· The hydrogen fuel cell provides all of the energy for bus’s operation, whilst the batteries are there to provide peak power to the motors to meet rapid acceleration and steep gradients.
How does it work?
· The fuel cell power module onboard the bus generates electric energy through an electro-chemical reaction. The only by-products from the process are water and heat, there are no harmful emissions produced.
· Generated electric energy is used to provide electric traction and to keep the batteries charged.
· The by-product heat is utilised to provide passenger hearting comfort.
· Note, the batteries also provide storage for regenerated braking energy.
· All the energy required for the bus to operate is provided by hydrogen stored on board.
Where do you store the hydrogen on the bus?
How long does it take to refuel the bus with hydrogen?
· Typically you will be looking to around 5 to 7 minutes for fill of hydrogen.
Where do you source the hydrogen?
So, will the government experiment with hydrogen fuel cells for an entire town’s bus network?
Please open the link below.
“Wrightbus ready to produce 3,000 hydrogen buses for UK by 2024.”
Source: May 20
As electric vehicle use increases the availability and access of (EV) charging will become an increasingly important factor for a broad range of electric vehicle users.
What is (EV) charging?
An (EV) charge point is a piece of street furniture that is used to supply electric energy for the recharging of electric vehicles, Battery (BEV), Plug in Hybrid (PHEV).
To facilitate charging, (EV) charge points come in a range of charge point types.
Standard charge points:
Fast charge points
Rapid charge points
Electric vehicle charging infrastructure allows consumers to charge their electric vehicle by buying electricity. Often described as the “chicken or egg” problem electric vehicles won’t be popular until charging is readily available and charging won’t be widely deployed until electric vehicles are popular.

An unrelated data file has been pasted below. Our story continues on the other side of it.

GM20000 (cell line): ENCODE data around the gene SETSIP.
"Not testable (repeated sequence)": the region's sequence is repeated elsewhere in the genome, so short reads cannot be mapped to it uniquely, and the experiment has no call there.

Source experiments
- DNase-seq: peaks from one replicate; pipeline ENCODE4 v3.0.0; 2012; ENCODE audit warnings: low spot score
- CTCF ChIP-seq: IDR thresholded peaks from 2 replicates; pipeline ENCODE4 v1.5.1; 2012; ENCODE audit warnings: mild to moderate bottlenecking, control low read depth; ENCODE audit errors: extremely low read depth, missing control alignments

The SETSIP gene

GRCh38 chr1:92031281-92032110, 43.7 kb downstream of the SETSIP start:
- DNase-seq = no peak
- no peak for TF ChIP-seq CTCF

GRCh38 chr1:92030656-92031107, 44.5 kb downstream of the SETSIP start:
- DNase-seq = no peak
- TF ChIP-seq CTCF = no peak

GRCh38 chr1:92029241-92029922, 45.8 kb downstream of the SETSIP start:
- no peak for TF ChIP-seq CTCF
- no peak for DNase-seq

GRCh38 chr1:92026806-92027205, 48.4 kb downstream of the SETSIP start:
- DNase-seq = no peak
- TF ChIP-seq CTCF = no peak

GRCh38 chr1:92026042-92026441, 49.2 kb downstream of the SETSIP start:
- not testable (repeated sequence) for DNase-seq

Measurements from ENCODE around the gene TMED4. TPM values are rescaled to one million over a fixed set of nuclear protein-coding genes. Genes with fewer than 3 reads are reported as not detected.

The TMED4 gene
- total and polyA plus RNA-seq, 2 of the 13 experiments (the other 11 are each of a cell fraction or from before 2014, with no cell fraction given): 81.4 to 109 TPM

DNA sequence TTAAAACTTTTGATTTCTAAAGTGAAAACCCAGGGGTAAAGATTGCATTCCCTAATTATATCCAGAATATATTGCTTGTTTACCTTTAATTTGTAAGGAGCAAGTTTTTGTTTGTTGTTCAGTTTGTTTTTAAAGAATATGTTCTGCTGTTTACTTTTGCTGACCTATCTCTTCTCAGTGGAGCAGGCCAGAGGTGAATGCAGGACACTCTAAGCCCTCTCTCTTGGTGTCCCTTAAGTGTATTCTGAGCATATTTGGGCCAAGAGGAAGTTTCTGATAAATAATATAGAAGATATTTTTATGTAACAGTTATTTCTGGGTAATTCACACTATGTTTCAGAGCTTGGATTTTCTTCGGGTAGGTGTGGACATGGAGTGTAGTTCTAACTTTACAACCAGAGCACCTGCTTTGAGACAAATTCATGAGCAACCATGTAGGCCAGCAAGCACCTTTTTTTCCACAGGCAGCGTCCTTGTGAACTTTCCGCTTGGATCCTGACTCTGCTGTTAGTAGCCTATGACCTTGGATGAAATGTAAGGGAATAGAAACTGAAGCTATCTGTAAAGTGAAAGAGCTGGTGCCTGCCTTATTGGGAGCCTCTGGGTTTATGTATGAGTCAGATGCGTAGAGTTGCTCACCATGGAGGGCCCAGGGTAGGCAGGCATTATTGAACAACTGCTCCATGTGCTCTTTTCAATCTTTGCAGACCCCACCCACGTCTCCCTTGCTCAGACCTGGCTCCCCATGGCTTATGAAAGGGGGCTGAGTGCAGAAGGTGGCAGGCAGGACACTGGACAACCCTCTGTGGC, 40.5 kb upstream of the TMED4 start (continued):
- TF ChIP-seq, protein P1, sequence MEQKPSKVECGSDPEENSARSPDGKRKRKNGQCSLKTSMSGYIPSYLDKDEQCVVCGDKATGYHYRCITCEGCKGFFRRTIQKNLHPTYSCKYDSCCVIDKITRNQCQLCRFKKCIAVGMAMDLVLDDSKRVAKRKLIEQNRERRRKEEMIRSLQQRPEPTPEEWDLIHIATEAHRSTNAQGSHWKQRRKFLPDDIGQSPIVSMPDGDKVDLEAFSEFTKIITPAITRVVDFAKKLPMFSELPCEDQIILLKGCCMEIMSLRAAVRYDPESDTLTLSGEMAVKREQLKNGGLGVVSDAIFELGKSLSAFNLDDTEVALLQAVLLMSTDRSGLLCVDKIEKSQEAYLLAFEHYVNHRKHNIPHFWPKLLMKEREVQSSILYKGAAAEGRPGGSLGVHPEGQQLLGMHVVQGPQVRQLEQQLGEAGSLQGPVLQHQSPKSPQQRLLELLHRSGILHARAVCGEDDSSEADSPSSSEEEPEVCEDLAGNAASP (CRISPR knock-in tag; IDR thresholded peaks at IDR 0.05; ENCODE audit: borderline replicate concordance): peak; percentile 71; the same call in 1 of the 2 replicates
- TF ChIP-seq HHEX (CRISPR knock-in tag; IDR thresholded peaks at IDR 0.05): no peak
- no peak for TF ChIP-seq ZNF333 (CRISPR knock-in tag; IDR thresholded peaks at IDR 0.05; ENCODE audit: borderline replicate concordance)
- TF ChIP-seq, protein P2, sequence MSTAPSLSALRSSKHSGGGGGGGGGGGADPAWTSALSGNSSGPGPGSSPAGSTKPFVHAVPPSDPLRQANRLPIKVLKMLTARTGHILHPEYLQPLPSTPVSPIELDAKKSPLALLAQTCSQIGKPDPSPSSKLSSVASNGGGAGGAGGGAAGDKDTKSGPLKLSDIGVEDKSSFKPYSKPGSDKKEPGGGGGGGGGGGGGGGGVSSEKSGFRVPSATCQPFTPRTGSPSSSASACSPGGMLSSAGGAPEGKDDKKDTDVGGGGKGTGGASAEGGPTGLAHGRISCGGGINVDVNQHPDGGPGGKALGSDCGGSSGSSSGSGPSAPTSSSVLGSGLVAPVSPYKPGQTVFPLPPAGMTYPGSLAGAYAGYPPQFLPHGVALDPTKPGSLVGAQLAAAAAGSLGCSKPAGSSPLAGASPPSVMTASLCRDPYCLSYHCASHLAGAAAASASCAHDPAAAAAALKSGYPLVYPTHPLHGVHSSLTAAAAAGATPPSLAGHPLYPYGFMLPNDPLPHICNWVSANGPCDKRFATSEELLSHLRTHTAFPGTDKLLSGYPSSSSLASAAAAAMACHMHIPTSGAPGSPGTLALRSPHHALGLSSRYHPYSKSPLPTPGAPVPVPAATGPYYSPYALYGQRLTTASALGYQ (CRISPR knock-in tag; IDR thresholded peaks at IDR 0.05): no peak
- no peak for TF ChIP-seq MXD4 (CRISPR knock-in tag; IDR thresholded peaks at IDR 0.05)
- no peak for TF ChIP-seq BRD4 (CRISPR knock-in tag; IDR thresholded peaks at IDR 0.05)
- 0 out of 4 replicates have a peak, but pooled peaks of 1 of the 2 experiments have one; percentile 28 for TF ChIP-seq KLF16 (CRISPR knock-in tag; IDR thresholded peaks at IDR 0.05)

Recently a report from the International Energy Agency, (IEA) claims to the year ending 2019 there are now 7.3 million chargers worldwide, unfortunately 6.5 million chargers are private charge points found in homes and places of work.
On the positive, the report also had good news for public charging stations, which they believe grew 60% last year:
“Publicly accessible chargers accounted for 12% of global light-duty vehicle chargers in 2019, most of which are slow chargers. Globally, the number of publicly accessible chargers (slow and fast) increased by 60% in 2019 compared with the previous year, higher than the electric light-duty vehicle stock growth.”
As shown in the table above there are now over 18,000 public charge points in 11,500 locations across the UK, these will include over 1,000 rapid charge points and new charge points are being added daily.
Rapid charge points which allow an electric vehicle to be charged in approximately 20 minutes can now be found in majority of motorway service stations across the UK.
Need a charge? Check out the location map at Zap Map, https://www.zap-map.com/live/